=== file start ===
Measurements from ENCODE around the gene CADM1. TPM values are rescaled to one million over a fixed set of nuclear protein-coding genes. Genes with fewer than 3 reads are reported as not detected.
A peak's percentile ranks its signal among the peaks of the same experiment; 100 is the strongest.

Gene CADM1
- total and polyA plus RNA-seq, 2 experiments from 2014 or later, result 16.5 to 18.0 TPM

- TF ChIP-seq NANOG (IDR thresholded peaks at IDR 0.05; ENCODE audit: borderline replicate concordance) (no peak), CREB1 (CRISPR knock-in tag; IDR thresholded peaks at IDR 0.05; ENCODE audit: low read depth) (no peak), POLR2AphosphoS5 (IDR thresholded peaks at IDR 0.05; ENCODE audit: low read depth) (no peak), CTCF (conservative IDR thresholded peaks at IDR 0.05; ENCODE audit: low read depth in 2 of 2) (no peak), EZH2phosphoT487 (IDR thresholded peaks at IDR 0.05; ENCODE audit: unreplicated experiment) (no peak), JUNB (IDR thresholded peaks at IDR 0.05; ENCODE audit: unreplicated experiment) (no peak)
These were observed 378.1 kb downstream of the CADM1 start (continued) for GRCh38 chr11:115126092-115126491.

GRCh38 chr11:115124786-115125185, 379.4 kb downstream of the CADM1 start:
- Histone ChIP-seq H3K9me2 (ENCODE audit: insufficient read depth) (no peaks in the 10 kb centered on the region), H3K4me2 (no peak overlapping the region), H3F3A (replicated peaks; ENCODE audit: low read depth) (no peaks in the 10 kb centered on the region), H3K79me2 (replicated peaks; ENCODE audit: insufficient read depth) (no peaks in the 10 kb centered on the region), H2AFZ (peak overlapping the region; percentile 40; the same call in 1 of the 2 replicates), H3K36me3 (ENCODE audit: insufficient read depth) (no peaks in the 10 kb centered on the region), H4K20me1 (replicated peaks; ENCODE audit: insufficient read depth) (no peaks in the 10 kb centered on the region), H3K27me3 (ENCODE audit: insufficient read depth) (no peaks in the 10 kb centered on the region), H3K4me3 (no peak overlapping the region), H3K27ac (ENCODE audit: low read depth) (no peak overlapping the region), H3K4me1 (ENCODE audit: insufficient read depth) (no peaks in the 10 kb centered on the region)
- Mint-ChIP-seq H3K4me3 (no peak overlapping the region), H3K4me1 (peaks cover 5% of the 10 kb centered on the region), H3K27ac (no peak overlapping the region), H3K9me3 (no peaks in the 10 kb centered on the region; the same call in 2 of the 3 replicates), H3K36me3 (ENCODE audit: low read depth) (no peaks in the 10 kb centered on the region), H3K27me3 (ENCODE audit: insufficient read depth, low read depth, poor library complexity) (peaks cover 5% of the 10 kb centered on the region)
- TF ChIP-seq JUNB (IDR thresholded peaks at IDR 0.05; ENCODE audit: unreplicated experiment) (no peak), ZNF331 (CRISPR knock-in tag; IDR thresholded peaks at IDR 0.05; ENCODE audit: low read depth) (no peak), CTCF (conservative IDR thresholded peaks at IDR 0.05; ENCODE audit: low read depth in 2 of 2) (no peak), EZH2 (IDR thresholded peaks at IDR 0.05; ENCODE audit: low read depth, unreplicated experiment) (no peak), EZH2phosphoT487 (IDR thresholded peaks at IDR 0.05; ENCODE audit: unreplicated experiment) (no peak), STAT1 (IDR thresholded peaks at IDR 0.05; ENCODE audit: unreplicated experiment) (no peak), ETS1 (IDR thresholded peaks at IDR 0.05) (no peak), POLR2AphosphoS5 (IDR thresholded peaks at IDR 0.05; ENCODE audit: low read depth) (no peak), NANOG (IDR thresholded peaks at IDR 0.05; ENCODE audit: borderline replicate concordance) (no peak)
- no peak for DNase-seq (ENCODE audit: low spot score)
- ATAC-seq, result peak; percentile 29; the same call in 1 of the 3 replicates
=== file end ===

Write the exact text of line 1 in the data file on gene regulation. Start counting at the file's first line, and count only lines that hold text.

Measurements from ENCODE around the gene CADM1. TPM values are rescaled to one million over a fixed set of nuclear protein-coding genes. Genes with fewer than 3 reads are reported as not detected.